The modern movement for Women’s Liberation followed the French Revolution with its call for “liberty, equality and fraternity”. Mary Wollstonecraft wrote in 1792 the Vindication of the Rights of Women. Her biographer summed up her views as follows: “Women are human beings before they are sexual beings; mind has no sex; society is wasting its assets if it retains women in the role of convenient domestic slaves and ‘alluring mistresses’, denies them economic independence, and encourages them to be attentive to their looks to the exclusion of all else.” Much has been written since. Following the resulting cultural shift, in 2010 the Church of England wants to make women bishops. Why is there a problem?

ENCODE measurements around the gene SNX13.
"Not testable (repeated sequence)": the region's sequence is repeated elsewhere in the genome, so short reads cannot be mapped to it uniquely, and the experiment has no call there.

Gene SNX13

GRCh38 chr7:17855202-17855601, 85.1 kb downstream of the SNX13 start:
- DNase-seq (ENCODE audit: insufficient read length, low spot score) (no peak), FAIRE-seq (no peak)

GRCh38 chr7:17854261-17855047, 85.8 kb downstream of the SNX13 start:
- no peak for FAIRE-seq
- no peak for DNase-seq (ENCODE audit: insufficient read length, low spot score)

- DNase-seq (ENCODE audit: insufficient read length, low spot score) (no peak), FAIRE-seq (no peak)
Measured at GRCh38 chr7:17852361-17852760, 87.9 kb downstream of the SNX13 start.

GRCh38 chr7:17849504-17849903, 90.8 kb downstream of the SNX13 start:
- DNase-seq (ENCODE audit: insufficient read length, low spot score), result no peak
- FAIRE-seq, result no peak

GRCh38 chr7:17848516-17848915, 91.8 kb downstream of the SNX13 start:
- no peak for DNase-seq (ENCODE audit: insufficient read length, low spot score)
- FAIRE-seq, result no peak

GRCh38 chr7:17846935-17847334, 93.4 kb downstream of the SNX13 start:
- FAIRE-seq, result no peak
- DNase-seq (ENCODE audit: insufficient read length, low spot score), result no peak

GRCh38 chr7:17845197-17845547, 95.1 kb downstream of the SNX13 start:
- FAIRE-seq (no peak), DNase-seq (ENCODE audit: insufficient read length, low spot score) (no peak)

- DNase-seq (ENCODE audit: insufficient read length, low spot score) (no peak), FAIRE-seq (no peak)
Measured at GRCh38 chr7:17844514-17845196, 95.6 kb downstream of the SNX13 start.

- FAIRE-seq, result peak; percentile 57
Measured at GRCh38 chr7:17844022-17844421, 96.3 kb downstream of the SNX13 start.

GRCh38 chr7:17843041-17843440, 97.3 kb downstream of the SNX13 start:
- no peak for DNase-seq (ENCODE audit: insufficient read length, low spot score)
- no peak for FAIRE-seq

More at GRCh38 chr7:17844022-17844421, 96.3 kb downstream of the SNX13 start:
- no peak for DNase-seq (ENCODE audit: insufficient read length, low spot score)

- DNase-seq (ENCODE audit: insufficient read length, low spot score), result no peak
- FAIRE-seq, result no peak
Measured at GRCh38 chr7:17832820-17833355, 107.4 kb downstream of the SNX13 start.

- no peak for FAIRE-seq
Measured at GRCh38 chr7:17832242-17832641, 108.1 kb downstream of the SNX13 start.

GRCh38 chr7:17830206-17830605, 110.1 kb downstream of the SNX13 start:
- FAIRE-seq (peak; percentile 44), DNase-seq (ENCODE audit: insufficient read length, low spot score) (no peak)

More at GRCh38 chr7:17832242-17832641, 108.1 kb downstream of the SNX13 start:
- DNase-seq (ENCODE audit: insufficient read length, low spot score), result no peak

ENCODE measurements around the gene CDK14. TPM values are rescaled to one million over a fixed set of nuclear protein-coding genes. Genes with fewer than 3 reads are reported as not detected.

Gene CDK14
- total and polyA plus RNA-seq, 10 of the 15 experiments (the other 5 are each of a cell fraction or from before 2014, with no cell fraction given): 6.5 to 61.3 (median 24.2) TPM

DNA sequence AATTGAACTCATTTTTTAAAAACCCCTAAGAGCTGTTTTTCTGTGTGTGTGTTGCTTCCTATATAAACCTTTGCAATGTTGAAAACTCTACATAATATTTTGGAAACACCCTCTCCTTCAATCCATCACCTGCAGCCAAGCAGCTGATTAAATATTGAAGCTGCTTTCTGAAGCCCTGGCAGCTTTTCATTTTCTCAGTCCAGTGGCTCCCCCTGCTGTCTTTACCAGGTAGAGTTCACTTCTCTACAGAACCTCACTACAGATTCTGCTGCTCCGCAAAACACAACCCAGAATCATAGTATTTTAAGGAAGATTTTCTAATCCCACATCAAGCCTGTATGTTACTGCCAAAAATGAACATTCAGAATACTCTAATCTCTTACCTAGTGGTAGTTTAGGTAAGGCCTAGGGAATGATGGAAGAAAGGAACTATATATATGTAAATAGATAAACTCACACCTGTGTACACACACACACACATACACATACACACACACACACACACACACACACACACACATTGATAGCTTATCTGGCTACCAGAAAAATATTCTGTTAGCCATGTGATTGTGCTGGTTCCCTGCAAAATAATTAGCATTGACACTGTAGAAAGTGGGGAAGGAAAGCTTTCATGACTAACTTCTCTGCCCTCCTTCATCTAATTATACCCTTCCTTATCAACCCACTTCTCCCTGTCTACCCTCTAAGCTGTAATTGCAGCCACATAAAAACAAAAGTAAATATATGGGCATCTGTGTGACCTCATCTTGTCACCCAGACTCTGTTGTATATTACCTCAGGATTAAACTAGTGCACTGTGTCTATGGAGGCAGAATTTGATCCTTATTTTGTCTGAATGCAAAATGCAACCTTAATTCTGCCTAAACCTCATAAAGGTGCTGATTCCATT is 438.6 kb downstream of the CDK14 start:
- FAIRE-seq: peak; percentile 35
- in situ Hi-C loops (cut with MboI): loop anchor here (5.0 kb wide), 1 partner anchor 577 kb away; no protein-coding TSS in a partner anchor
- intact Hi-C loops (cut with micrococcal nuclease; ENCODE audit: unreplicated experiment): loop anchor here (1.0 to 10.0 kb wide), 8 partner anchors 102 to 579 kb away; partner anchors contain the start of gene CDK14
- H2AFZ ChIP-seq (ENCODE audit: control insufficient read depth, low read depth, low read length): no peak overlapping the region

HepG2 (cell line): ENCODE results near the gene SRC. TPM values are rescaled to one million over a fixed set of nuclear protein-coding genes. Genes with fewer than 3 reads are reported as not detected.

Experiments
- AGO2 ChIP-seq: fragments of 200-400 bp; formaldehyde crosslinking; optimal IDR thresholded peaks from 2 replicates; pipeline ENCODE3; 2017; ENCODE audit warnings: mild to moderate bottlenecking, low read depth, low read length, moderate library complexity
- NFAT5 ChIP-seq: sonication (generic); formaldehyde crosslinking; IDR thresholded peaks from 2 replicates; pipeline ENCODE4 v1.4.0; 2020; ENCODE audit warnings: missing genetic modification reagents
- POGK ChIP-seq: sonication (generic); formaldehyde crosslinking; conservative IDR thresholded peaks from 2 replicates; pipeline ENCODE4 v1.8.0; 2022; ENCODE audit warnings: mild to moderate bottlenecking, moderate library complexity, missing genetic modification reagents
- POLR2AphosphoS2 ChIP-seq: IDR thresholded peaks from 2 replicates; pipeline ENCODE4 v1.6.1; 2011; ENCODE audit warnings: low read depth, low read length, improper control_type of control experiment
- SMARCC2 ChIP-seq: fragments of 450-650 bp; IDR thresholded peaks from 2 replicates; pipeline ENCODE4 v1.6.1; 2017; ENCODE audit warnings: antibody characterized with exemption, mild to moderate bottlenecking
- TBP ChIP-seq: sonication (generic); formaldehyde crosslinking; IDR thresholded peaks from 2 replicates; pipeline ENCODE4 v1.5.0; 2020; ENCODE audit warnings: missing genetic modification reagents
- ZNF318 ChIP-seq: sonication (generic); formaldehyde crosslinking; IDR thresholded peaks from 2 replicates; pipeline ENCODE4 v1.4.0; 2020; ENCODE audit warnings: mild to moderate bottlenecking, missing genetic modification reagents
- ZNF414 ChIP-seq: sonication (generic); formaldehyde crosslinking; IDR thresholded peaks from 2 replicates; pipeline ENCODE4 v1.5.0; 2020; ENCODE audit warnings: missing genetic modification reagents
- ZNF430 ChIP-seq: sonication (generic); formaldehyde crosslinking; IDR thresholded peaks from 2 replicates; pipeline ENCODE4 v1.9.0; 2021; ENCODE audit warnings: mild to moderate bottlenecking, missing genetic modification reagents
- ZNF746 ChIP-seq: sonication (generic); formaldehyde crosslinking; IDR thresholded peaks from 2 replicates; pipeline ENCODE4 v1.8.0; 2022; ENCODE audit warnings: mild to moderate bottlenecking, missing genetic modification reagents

In the early church women had high status. Because of the exposure of unwanted female infants, it seems that in the contemporary Roman world there were 140 males to 100 females. Not unsurprisingly in the church with its opposition to infanticide (and abortion) women soon outnumbered men. The Christian church with its stricter morals was particularly attractive to women. But the high status of women goes back to Jesus who undermined any prejudice against women. He treated women in a natural and unselfconscious way as real persons. He was concerned to teach the open hearted Mary of Bethany and he revealed the true nature of worship to, of all people, a Samaritan woman. Paul then followed Jesus’ example. He had no distinction of status with regard to his fellow workers whether male or female. These included Phoebe, a deacon, at Cenchreae (Rom 16.1) and at Phillippi there were Euodia and Syntyche, “women who had contended at my side” (Phil 4.3), and Lydia, a great business woman (Acts 16.14). At this time in the Jewish morning prayer a pious Jew could thank God that he was made “a Jew and not a Gentile, a free man and not a slave, a man and not a woman”. It was quite seismic, therefore, when Paul wrote to the Galatians when tempted back to Jewish ways, “there is neither Jew nor Greek, slave nor free, male nor female … in Christ Jesus” (Gal 3.28).